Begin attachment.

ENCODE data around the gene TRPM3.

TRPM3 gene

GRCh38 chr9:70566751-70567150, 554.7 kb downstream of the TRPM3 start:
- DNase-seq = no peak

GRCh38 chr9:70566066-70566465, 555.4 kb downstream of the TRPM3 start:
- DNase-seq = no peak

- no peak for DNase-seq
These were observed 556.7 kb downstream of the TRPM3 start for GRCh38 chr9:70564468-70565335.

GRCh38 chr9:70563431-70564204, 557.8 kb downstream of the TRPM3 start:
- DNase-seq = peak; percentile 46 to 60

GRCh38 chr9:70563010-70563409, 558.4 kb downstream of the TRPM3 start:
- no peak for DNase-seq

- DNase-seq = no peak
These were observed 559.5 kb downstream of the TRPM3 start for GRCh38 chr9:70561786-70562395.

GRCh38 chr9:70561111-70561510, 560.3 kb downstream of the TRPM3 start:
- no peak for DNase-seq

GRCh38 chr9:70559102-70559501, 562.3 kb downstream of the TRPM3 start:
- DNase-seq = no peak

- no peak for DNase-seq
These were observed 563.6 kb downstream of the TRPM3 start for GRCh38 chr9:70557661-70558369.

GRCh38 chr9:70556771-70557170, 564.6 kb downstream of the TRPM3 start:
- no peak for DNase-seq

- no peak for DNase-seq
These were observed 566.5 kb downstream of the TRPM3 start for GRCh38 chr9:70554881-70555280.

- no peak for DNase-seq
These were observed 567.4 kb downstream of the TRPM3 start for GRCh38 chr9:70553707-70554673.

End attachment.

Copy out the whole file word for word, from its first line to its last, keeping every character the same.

ENCODE data around the gene TRPM3.

TRPM3 gene

GRCh38 chr9:70566751-70567150, 554.7 kb downstream of the TRPM3 start:
- DNase-seq = no peak

GRCh38 chr9:70566066-70566465, 555.4 kb downstream of the TRPM3 start:
- DNase-seq = no peak

- no peak for DNase-seq
These were observed 556.7 kb downstream of the TRPM3 start for GRCh38 chr9:70564468-70565335.

GRCh38 chr9:70563431-70564204, 557.8 kb downstream of the TRPM3 start:
- DNase-seq = peak; percentile 46 to 60

GRCh38 chr9:70563010-70563409, 558.4 kb downstream of the TRPM3 start:
- no peak for DNase-seq

- DNase-seq = no peak
These were observed 559.5 kb downstream of the TRPM3 start for GRCh38 chr9:70561786-70562395.

GRCh38 chr9:70561111-70561510, 560.3 kb downstream of the TRPM3 start:
- no peak for DNase-seq

GRCh38 chr9:70559102-70559501, 562.3 kb downstream of the TRPM3 start:
- DNase-seq = no peak

- no peak for DNase-seq
These were observed 563.6 kb downstream of the TRPM3 start for GRCh38 chr9:70557661-70558369.

GRCh38 chr9:70556771-70557170, 564.6 kb downstream of the TRPM3 start:
- no peak for DNase-seq

- no peak for DNase-seq
These were observed 566.5 kb downstream of the TRPM3 start for GRCh38 chr9:70554881-70555280.

- no peak for DNase-seq
These were observed 567.4 kb downstream of the TRPM3 start for GRCh38 chr9:70553707-70554673.